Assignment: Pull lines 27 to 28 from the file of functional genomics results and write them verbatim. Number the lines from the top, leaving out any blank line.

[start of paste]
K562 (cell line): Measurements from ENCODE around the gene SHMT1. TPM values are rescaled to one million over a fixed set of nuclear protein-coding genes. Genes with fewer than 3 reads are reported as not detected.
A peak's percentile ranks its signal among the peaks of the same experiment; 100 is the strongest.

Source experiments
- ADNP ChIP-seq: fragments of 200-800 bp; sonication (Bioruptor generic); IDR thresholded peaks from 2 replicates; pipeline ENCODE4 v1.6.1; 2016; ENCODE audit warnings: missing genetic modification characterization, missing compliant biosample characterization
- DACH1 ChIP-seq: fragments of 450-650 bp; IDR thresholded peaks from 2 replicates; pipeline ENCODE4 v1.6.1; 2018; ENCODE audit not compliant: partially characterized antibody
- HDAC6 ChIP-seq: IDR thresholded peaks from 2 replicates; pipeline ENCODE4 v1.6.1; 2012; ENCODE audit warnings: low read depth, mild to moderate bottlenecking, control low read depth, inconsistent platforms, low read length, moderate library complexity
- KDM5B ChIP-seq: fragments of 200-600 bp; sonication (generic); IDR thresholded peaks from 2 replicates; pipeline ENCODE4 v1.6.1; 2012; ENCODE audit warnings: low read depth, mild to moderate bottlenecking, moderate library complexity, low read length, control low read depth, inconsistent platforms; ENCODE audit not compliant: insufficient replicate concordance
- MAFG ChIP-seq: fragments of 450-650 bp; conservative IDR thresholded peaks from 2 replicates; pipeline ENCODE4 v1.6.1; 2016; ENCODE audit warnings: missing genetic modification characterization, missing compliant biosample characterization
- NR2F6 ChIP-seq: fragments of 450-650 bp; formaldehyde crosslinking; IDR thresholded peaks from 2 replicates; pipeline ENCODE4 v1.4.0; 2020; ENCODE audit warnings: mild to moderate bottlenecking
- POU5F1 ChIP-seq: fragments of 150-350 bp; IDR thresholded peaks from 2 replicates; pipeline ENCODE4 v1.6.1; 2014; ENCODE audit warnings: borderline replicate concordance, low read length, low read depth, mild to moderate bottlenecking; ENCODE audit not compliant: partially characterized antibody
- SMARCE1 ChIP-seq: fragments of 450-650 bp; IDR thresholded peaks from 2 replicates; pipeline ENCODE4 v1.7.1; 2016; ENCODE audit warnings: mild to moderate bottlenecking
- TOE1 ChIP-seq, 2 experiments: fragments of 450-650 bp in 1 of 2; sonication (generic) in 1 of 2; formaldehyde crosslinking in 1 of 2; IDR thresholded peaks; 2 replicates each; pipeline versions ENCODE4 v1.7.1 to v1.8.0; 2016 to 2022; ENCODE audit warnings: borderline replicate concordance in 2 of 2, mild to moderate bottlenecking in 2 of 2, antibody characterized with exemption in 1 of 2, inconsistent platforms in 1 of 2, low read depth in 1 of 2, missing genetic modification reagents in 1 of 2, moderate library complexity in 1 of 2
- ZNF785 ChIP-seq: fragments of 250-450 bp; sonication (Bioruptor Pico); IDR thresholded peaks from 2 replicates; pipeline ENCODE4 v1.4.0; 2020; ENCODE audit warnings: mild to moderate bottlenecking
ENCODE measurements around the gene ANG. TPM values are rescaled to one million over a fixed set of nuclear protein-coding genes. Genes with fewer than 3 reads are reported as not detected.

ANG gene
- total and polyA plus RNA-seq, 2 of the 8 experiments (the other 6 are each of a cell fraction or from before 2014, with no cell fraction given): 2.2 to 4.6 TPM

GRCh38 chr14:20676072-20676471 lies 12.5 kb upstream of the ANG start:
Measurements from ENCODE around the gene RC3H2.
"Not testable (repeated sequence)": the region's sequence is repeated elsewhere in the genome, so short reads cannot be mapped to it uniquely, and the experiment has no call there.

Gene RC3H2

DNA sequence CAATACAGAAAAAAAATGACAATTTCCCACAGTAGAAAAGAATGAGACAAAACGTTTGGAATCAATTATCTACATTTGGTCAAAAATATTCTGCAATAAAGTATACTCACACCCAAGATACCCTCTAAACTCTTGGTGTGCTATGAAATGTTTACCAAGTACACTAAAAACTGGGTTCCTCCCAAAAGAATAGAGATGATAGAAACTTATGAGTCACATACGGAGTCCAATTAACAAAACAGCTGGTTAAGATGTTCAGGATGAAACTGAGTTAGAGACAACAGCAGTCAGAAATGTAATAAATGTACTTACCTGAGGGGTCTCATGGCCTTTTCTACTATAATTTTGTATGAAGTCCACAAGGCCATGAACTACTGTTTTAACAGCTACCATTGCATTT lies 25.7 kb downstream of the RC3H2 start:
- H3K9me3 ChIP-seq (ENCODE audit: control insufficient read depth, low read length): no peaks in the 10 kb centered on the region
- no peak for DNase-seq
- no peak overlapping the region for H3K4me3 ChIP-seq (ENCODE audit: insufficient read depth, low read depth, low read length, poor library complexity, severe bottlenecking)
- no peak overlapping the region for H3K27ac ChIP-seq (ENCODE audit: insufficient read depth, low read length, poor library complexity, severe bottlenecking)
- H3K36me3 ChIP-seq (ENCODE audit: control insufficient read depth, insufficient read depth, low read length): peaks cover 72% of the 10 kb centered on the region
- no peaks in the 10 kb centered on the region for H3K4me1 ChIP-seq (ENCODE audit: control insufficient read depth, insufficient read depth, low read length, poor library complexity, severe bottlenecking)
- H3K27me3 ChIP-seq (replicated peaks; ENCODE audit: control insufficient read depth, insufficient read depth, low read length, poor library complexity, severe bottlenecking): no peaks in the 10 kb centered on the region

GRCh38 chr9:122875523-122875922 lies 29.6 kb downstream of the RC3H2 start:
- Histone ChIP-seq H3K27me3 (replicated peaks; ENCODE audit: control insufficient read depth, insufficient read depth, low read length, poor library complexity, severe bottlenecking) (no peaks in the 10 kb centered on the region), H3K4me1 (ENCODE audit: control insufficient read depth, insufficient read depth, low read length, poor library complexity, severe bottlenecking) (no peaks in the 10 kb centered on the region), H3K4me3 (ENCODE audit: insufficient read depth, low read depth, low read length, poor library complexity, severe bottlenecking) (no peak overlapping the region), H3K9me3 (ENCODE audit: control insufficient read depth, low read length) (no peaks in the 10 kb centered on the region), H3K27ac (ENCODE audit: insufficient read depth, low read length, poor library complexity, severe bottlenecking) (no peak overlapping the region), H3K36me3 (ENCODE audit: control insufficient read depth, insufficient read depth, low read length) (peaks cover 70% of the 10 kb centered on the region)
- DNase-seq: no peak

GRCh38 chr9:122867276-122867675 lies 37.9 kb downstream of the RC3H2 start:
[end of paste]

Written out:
- no peaks in the 10 kb centered on the region for H3K4me1 ChIP-seq (ENCODE audit: control insufficient read depth, insufficient read depth, low read length, poor library complexity, severe bottlenecking)
- H3K27me3 ChIP-seq (replicated peaks; ENCODE audit: control insufficient read depth, insufficient read depth, low read length, poor library complexity, severe bottlenecking): no peaks in the 10 kb centered on the region